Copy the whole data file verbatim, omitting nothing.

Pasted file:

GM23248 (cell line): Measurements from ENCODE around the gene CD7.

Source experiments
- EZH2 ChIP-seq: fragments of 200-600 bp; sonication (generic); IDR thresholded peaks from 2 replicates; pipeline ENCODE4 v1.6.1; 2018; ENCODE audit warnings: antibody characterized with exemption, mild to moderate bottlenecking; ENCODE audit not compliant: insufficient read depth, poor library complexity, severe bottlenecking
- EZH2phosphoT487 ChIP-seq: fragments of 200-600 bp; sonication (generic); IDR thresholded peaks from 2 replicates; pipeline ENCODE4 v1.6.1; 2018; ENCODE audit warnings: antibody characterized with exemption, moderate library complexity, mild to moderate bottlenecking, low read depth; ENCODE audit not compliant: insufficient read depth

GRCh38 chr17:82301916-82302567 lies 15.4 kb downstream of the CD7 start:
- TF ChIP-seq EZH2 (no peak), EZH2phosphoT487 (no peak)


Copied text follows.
GM23248 (cell line): Measurements from ENCODE around the gene CD7.

Source experiments
- EZH2 ChIP-seq: fragments of 200-600 bp; sonication (generic); IDR thresholded peaks from 2 replicates; pipeline ENCODE4 v1.6.1; 2018; ENCODE audit warnings: antibody characterized with exemption, mild to moderate bottlenecking; ENCODE audit not compliant: insufficient read depth, poor library complexity, severe bottlenecking
- EZH2phosphoT487 ChIP-seq: fragments of 200-600 bp; sonication (generic); IDR thresholded peaks from 2 replicates; pipeline ENCODE4 v1.6.1; 2018; ENCODE audit warnings: antibody characterized with exemption, moderate library complexity, mild to moderate bottlenecking, low read depth; ENCODE audit not compliant: insufficient read depth

GRCh38 chr17:82301916-82302567 lies 15.4 kb downstream of the CD7 start:
- TF ChIP-seq EZH2 (no peak), EZH2phosphoT487 (no peak)